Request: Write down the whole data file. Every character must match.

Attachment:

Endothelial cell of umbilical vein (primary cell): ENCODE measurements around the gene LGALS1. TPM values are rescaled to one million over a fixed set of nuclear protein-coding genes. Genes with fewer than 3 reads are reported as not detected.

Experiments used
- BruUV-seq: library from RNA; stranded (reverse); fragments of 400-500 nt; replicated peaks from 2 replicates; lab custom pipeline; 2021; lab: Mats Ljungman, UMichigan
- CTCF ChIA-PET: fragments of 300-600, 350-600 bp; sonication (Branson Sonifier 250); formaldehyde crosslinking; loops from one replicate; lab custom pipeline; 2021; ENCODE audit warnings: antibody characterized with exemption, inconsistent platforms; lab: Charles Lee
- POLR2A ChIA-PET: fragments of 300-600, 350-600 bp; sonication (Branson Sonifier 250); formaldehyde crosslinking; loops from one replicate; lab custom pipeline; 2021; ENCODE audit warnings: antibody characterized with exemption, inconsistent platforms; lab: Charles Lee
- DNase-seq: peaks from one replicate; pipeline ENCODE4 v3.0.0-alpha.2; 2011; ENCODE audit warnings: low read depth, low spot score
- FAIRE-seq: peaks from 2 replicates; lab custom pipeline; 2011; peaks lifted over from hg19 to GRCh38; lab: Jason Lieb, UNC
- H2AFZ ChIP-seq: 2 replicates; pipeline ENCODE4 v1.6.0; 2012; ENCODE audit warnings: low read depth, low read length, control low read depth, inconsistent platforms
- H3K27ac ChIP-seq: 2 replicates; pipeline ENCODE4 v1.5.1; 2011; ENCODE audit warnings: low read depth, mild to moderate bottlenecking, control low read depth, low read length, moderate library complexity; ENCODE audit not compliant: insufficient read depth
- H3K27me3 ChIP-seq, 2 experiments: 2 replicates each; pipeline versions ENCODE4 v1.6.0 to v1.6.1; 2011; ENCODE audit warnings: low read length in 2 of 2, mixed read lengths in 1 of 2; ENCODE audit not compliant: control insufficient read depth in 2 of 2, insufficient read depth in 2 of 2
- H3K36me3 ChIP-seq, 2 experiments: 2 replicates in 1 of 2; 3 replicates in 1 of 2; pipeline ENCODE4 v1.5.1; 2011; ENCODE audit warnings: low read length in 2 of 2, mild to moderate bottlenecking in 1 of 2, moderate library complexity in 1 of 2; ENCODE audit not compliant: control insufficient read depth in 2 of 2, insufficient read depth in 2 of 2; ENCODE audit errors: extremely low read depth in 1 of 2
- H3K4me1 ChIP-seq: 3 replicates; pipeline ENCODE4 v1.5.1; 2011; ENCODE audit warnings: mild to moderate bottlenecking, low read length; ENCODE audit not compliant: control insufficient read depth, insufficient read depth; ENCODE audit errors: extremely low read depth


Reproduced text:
Endothelial cell of umbilical vein (primary cell): ENCODE measurements around the gene LGALS1. TPM values are rescaled to one million over a fixed set of nuclear protein-coding genes. Genes with fewer than 3 reads are reported as not detected.

Experiments used
- BruUV-seq: library from RNA; stranded (reverse); fragments of 400-500 nt; replicated peaks from 2 replicates; lab custom pipeline; 2021; lab: Mats Ljungman, UMichigan
- CTCF ChIA-PET: fragments of 300-600, 350-600 bp; sonication (Branson Sonifier 250); formaldehyde crosslinking; loops from one replicate; lab custom pipeline; 2021; ENCODE audit warnings: antibody characterized with exemption, inconsistent platforms; lab: Charles Lee
- POLR2A ChIA-PET: fragments of 300-600, 350-600 bp; sonication (Branson Sonifier 250); formaldehyde crosslinking; loops from one replicate; lab custom pipeline; 2021; ENCODE audit warnings: antibody characterized with exemption, inconsistent platforms; lab: Charles Lee
- DNase-seq: peaks from one replicate; pipeline ENCODE4 v3.0.0-alpha.2; 2011; ENCODE audit warnings: low read depth, low spot score
- FAIRE-seq: peaks from 2 replicates; lab custom pipeline; 2011; peaks lifted over from hg19 to GRCh38; lab: Jason Lieb, UNC
- H2AFZ ChIP-seq: 2 replicates; pipeline ENCODE4 v1.6.0; 2012; ENCODE audit warnings: low read depth, low read length, control low read depth, inconsistent platforms
- H3K27ac ChIP-seq: 2 replicates; pipeline ENCODE4 v1.5.1; 2011; ENCODE audit warnings: low read depth, mild to moderate bottlenecking, control low read depth, low read length, moderate library complexity; ENCODE audit not compliant: insufficient read depth
- H3K27me3 ChIP-seq, 2 experiments: 2 replicates each; pipeline versions ENCODE4 v1.6.0 to v1.6.1; 2011; ENCODE audit warnings: low read length in 2 of 2, mixed read lengths in 1 of 2; ENCODE audit not compliant: control insufficient read depth in 2 of 2, insufficient read depth in 2 of 2
- H3K36me3 ChIP-seq, 2 experiments: 2 replicates in 1 of 2; 3 replicates in 1 of 2; pipeline ENCODE4 v1.5.1; 2011; ENCODE audit warnings: low read length in 2 of 2, mild to moderate bottlenecking in 1 of 2, moderate library complexity in 1 of 2; ENCODE audit not compliant: control insufficient read depth in 2 of 2, insufficient read depth in 2 of 2; ENCODE audit errors: extremely low read depth in 1 of 2
- H3K4me1 ChIP-seq: 3 replicates; pipeline ENCODE4 v1.5.1; 2011; ENCODE audit warnings: mild to moderate bottlenecking, low read length; ENCODE audit not compliant: control insufficient read depth, insufficient read depth; ENCODE audit errors: extremely low read depth